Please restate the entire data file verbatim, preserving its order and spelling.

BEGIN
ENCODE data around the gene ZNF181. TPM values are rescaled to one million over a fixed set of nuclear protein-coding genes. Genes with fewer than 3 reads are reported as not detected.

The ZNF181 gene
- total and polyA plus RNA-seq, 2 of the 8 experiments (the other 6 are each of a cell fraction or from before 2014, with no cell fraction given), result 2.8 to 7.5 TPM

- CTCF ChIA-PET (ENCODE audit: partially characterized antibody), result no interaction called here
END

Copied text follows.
ENCODE data around the gene ZNF181. TPM values are rescaled to one million over a fixed set of nuclear protein-coding genes. Genes with fewer than 3 reads are reported as not detected.

The ZNF181 gene
- total and polyA plus RNA-seq, 2 of the 8 experiments (the other 6 are each of a cell fraction or from before 2014, with no cell fraction given), result 2.8 to 7.5 TPM

- CTCF ChIA-PET (ENCODE audit: partially characterized antibody), result no interaction called here